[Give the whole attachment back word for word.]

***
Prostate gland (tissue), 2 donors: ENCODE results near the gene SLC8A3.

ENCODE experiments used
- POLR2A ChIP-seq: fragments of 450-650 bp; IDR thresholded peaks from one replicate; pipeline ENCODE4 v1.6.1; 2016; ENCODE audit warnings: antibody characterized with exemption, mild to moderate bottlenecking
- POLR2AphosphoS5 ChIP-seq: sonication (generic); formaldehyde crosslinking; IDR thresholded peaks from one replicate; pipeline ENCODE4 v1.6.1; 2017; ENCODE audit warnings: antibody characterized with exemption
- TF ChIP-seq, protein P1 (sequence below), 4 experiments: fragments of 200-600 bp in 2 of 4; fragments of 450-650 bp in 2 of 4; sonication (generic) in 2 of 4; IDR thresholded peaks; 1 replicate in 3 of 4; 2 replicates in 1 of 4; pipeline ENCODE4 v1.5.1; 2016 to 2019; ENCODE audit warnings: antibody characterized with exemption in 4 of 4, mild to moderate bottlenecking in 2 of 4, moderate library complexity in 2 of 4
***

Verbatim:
Prostate gland (tissue), 2 donors: ENCODE results near the gene SLC8A3.

ENCODE experiments used
- POLR2A ChIP-seq: fragments of 450-650 bp; IDR thresholded peaks from one replicate; pipeline ENCODE4 v1.6.1; 2016; ENCODE audit warnings: antibody characterized with exemption, mild to moderate bottlenecking
- POLR2AphosphoS5 ChIP-seq: sonication (generic); formaldehyde crosslinking; IDR thresholded peaks from one replicate; pipeline ENCODE4 v1.6.1; 2017; ENCODE audit warnings: antibody characterized with exemption
- TF ChIP-seq, protein P1 (sequence below), 4 experiments: fragments of 200-600 bp in 2 of 4; fragments of 450-650 bp in 2 of 4; sonication (generic) in 2 of 4; IDR thresholded peaks; 1 replicate in 3 of 4; 2 replicates in 1 of 4; pipeline ENCODE4 v1.5.1; 2016 to 2019; ENCODE audit warnings: antibody characterized with exemption in 4 of 4, mild to moderate bottlenecking in 2 of 4, moderate library complexity in 2 of 4